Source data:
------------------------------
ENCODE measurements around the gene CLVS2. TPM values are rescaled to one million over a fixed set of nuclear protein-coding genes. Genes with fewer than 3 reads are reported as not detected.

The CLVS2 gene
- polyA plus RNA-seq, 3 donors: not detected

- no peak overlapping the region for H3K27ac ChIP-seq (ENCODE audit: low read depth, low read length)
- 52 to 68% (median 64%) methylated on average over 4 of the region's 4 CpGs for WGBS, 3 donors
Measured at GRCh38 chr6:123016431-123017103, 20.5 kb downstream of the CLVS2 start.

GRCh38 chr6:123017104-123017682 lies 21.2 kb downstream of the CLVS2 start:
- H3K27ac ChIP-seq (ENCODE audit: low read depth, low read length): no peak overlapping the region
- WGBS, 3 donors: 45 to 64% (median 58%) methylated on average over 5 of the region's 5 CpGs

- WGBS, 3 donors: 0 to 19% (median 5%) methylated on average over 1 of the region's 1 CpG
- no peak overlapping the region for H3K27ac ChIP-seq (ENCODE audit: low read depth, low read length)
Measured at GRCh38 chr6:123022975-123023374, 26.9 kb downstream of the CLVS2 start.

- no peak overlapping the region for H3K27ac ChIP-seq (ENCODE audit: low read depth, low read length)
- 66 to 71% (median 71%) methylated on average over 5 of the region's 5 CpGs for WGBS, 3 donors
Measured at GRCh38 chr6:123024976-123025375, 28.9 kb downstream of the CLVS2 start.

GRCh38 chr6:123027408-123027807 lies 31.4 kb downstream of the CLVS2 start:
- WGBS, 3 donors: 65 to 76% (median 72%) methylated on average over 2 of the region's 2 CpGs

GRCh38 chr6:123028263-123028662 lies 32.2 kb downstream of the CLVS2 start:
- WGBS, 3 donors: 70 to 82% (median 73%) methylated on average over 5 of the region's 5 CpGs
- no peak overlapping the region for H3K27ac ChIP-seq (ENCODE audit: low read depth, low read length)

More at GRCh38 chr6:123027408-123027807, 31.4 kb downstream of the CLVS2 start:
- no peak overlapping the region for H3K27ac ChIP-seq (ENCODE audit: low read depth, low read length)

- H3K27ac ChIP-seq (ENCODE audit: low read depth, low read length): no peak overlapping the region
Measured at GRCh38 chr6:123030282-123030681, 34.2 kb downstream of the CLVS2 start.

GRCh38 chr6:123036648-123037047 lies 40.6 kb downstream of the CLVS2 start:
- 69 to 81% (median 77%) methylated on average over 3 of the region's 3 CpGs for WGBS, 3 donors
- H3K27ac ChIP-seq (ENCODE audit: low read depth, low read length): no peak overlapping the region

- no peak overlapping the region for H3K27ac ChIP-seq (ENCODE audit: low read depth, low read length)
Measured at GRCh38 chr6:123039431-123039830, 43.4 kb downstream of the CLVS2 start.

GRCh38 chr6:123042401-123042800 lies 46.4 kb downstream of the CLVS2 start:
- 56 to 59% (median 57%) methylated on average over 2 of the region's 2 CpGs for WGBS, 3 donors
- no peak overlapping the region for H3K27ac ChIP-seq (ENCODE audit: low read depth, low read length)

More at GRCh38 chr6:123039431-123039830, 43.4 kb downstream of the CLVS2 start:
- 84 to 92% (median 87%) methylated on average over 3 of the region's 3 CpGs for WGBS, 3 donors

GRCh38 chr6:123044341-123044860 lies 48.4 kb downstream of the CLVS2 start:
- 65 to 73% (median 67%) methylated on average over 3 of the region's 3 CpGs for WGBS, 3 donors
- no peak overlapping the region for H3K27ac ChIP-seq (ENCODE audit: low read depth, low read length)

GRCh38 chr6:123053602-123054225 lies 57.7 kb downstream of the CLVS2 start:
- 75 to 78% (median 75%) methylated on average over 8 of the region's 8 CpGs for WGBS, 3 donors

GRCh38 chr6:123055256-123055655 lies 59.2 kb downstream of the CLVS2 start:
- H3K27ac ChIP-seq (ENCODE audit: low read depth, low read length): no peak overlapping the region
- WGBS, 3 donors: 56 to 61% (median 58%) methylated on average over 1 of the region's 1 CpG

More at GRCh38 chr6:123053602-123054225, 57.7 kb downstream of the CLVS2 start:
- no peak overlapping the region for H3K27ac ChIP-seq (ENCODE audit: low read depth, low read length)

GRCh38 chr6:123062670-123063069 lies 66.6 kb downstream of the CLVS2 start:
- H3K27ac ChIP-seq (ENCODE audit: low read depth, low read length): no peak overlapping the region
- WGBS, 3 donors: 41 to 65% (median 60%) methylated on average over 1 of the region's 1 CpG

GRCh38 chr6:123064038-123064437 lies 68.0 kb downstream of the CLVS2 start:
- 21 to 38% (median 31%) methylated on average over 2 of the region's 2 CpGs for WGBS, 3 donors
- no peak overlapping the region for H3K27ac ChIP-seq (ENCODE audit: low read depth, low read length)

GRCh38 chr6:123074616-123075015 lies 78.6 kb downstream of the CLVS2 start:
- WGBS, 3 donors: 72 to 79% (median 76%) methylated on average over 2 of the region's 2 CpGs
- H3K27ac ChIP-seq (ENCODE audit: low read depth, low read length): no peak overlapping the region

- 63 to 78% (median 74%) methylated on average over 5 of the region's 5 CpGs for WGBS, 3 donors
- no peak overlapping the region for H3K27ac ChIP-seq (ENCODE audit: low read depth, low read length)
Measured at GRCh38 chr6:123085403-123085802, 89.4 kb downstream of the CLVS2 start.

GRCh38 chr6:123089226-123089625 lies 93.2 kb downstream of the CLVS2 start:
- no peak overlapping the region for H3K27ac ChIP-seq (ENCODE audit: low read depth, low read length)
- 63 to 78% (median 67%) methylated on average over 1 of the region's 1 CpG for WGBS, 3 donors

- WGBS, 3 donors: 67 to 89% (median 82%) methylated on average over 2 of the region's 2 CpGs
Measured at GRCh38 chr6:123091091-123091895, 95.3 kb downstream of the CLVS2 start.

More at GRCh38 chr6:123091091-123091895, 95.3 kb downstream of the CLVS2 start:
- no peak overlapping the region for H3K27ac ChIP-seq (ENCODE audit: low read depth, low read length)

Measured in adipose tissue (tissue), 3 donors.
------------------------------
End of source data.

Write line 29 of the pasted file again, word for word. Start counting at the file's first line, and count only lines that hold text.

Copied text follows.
Measured at GRCh38 chr6:123039431-123039830, 43.4 kb downstream of the CLVS2 start.